Lands of Legend: Camelot

On either side the river lie

Long fields of barley and of rye,

That clothe the wold and meet the sky;

And thro’ the field the road runs by

To many-tower’d Camelot

– Lord Alfred Tennyson, ‘The Lady of Shalott’

This is Tennyson’s Camelot, glowing and glorious, seen from afar by a doomed woman who could reach it only in death. If I’m honest, it is this poem – with all its lush tapestry of imagery, the reflection of a vibrant city glimpsed in a mirror – that played the biggest part in shaping my own vision of Camelot, and now I find it impossible to believe in anything else. But there are as many Camelots as there are King Arthurs, so I’m going to try.

Camelot, of course, is now inextricable from the story of Arthur – his city, the seat of his power, where his knights gathered around the famed Round Table – but one of the earliest named locations given for Arthur’s court, in the Welsh Triads, is in fact at Celliwig in Cerniw. Camelot does not get a mention. Many medieval texts place Arthur at Caerleon. In fact, the first time the name of Camelot appears is in Chrétien de Troyes’s poem Lancelot, and the tradition of Camelot being Arthur’s great city began in the thirteenth-century Vulgate Cycle.

In Sir Thomas Malory’s Le Morte d’Arthur, while the young Arthur was battling rival kings for his throne, he called a council: ‘all lords, knights, and gentlemen of arms, should draw unto a castle called Camelot in those days’. Later in the story, Arthur’s wedding to Guinevere also took place in Camelot, at the church of St Stephen’s. He held court in other places, including Caerleon and London, but Camelot was his principal city. As in Tennyson’s evocative poem, the Lancelot-Grail Cycle placed Camelot downstream of the town of Astolat, overlooking the river. J.R.R. Tolkien, in his translation of Gawain and the Green Knight, describes a scene of revelry in Camelot:

There tourneyed many a time the trusty knights,

and jousted full joyously these gentle lords;

then to the court they came at carols to play.

For there the feast was unfailing full fifteen days,

with all meats and all mirth that men could devise,

such gladness and gaiety as was glorious to hear,

din of voices by day, and dancing by night;

all happiness at the highest in hall and in bowers

had the lords and the ladies, such as they loved most dearly.

The poem’s description of Arthur’s hall includes a high table on a lavish dais, surrounded by beautiful tapestries, and below that the long tables where lesser lords were seated. Not quite in the spirit of the Round Table, where no one was placed higher than anyone else, but very much in keeping with the medieval glamour that infuses Arthurian legend.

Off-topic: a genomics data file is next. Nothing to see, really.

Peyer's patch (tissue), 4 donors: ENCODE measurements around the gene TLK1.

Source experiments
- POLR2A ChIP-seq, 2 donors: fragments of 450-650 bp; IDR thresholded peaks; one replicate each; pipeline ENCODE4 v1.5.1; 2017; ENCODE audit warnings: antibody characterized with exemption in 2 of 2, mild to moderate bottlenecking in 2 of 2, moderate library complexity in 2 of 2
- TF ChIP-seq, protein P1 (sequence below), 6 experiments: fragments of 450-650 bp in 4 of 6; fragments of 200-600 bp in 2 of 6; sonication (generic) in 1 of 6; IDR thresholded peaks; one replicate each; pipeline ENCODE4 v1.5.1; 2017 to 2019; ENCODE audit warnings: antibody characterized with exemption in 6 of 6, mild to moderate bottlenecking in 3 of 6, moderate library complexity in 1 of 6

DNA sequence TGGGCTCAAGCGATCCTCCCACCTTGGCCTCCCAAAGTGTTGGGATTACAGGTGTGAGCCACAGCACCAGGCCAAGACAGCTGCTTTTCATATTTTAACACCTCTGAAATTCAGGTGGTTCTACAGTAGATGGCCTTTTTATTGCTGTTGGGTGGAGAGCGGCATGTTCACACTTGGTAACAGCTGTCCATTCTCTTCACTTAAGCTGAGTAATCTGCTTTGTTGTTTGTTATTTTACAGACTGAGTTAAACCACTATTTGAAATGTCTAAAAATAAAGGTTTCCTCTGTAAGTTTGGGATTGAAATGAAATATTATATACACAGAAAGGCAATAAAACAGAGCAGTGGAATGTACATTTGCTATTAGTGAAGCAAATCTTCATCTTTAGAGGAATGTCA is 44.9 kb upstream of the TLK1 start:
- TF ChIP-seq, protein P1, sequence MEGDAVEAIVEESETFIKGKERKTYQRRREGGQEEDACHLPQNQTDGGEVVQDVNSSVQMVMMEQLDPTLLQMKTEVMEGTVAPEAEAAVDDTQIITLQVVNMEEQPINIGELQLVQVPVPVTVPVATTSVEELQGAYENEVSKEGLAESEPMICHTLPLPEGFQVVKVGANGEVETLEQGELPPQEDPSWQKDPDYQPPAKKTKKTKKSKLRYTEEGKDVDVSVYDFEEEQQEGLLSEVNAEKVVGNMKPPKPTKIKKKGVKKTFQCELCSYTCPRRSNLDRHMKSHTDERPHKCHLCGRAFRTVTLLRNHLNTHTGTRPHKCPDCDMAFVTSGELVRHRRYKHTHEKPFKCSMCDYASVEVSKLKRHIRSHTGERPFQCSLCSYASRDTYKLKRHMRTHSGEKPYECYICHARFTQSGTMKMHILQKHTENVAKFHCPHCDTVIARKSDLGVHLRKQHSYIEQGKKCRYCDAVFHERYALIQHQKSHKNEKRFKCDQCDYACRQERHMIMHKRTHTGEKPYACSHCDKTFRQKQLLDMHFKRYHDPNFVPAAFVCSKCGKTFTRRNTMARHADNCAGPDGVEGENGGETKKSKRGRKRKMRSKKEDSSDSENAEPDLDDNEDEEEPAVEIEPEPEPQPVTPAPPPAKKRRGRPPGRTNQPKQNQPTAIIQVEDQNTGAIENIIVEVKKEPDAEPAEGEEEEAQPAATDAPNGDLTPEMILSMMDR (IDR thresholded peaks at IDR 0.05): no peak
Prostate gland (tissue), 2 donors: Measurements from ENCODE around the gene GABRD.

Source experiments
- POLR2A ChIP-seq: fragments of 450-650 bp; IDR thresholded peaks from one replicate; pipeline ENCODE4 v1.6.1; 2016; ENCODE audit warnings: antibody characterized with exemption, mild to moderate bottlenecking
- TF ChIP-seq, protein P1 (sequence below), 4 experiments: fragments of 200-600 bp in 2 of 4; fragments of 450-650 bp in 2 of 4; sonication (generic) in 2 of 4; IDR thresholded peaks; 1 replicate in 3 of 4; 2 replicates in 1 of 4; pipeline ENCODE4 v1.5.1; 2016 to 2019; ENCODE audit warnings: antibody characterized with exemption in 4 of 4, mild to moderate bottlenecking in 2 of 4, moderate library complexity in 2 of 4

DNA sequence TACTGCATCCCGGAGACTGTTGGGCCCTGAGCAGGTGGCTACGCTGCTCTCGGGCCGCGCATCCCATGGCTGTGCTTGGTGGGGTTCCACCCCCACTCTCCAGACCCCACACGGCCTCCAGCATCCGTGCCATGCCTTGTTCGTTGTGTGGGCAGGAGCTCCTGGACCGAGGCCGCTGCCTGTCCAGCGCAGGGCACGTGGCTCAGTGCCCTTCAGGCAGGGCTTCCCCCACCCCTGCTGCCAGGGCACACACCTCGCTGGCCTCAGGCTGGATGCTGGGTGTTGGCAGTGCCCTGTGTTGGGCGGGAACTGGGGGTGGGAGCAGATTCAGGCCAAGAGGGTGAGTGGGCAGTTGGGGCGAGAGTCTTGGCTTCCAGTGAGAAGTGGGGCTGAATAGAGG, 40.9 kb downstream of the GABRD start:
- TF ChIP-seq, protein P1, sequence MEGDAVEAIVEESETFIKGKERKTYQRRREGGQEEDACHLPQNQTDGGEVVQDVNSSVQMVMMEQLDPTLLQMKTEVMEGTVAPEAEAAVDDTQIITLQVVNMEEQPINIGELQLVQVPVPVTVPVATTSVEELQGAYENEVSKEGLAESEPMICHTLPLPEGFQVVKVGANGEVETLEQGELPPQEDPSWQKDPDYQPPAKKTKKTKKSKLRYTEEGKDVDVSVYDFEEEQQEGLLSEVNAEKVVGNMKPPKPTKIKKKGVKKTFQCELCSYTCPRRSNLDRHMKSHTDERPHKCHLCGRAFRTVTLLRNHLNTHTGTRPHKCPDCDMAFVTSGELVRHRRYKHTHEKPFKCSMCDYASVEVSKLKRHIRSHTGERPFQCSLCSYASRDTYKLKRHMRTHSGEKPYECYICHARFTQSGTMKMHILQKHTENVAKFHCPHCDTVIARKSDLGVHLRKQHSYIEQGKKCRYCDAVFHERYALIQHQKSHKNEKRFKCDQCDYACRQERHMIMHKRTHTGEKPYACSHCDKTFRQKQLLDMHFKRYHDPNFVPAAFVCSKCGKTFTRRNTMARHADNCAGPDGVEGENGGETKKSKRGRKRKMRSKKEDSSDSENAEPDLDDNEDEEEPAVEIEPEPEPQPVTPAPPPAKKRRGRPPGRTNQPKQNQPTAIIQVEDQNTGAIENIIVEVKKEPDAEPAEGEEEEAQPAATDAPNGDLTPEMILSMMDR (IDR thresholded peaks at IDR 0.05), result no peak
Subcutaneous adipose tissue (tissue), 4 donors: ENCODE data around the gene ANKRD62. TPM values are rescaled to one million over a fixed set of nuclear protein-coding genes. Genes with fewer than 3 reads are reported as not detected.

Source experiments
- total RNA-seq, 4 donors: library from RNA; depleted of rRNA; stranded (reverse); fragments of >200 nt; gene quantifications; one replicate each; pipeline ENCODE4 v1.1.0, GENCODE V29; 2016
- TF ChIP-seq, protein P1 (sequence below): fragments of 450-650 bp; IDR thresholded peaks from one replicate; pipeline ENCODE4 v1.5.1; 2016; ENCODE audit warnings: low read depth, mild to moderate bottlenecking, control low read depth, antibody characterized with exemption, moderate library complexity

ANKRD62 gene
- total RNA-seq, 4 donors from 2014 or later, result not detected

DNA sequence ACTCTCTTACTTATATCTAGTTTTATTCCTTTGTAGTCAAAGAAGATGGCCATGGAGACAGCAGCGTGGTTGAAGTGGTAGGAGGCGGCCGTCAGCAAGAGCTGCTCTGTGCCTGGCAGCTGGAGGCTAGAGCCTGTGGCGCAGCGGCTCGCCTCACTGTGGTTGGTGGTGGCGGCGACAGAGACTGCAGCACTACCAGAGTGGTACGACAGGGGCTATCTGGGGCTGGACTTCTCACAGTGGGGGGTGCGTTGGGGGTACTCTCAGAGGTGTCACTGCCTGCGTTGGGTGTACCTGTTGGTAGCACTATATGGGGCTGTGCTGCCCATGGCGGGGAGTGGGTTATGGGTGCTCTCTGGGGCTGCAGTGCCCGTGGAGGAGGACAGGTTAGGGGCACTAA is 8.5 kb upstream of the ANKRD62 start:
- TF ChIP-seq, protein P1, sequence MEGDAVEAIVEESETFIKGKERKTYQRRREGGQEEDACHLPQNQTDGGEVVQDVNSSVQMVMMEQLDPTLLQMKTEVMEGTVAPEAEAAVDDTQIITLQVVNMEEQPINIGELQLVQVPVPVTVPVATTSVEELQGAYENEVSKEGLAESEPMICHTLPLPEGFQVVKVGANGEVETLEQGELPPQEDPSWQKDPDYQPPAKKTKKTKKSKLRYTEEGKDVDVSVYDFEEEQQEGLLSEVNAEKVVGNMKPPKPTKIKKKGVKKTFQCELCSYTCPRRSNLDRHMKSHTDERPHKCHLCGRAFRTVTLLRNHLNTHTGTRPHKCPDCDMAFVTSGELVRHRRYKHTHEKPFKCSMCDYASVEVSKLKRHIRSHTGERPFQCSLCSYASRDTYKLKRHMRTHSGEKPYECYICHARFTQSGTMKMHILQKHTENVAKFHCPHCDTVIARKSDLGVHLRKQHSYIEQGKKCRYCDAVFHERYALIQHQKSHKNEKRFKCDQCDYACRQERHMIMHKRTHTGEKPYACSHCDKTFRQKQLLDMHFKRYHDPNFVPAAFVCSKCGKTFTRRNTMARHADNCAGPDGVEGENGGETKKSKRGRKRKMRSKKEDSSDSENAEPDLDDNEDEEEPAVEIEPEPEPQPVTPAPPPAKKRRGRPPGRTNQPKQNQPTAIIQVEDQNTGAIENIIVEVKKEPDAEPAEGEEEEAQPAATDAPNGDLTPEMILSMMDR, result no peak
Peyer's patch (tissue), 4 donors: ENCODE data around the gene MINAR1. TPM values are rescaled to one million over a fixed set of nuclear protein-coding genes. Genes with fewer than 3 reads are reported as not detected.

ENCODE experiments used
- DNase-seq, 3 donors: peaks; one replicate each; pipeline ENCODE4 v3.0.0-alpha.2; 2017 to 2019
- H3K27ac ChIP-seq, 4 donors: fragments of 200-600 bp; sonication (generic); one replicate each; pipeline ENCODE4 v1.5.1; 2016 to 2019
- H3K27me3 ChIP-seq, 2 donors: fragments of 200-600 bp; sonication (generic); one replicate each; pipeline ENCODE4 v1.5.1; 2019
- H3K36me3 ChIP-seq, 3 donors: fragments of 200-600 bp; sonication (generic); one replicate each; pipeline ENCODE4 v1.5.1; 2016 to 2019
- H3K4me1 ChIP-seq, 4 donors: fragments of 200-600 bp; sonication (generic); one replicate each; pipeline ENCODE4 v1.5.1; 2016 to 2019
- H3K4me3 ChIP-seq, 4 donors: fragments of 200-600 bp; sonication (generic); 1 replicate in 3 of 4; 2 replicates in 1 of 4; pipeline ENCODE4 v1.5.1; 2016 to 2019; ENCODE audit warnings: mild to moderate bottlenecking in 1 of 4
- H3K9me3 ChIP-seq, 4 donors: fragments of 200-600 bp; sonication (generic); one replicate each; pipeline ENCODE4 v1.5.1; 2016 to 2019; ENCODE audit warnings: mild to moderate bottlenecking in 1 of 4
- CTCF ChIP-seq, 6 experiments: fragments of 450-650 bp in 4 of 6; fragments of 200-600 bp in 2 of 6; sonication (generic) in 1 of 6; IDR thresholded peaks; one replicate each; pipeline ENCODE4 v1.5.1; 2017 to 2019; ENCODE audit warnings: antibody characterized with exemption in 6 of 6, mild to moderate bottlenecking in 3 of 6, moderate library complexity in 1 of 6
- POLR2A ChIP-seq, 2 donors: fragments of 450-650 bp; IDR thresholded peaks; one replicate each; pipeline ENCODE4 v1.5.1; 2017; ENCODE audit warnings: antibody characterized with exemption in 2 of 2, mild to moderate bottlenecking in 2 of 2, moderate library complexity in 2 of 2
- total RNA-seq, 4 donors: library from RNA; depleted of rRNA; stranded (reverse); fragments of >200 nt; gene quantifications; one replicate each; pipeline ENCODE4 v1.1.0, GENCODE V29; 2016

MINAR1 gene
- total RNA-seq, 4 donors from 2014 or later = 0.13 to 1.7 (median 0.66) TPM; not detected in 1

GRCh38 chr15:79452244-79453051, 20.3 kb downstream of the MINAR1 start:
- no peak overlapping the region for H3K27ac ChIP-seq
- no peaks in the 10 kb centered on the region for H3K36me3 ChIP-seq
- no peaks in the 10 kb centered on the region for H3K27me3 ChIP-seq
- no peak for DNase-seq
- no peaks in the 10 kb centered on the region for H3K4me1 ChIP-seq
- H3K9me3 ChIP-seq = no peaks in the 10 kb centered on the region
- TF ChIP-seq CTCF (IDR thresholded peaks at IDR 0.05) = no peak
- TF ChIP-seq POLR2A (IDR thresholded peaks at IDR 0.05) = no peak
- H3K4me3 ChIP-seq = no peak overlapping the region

But of course, the days of feasting and tournaments did not last forever. Arthur died; the fellowship of the Round Table was broken. In a fragmented romance called the Palamedes, King Mark of Cornwall marched on Camelot after Arthur fell at Camlann and razed the city to the ground. It was as if Camelot was an extension of Arthur himself, and could not outlive him.

So, was there a real Camelot once upon a time? It’s a question that rather relies on what you think of the evidence that Arthur himself was a historical figure. According to Malory, the site of Camelot later became the city of Winchester. Caerleon is another obvious candidate. Cadbury Castle in Somerset has been proposed as the true Camelot since 1542 and archaelogical exploration has confirmed that there was once a large fortress there, heavily refortified in the late fifth or early sixth century.

Perhaps one of these places really was King Arthur’s city – as close to it as history will allow, anyway. Or perhaps Camelot is somewhere else, a little way downriver, under a summer sky. A myth wrapped in the shimmering haze of once and future.

These stories vary wildly depending on time and teller. If you know an alternative version, I would love to hear it!

References: Le Morte d’Arthur in two volumes: volume one and volume two – Sir Thomas Malory (J.M. Dent & Sons Ltd, 1978, originally published in 1485), The King Who Was and Will Be: The World of King Arthur and His Knights – Kevin Crossley-Holland (Orion, 1998),,,,, Exploring King Arthur’s Britain – Denise Stobie (Collins&Brown Ltd., 1999), Worlds of Arthur: King Arthur in History, Legend and Culture – Fran and Geoff Doel, Terry Lloyd (Tempus, 2005), Sir Gawain and the Green Knight, Pearl and Sir Orfeo – J.R.R. Tolkien (HarperCollins, 1995)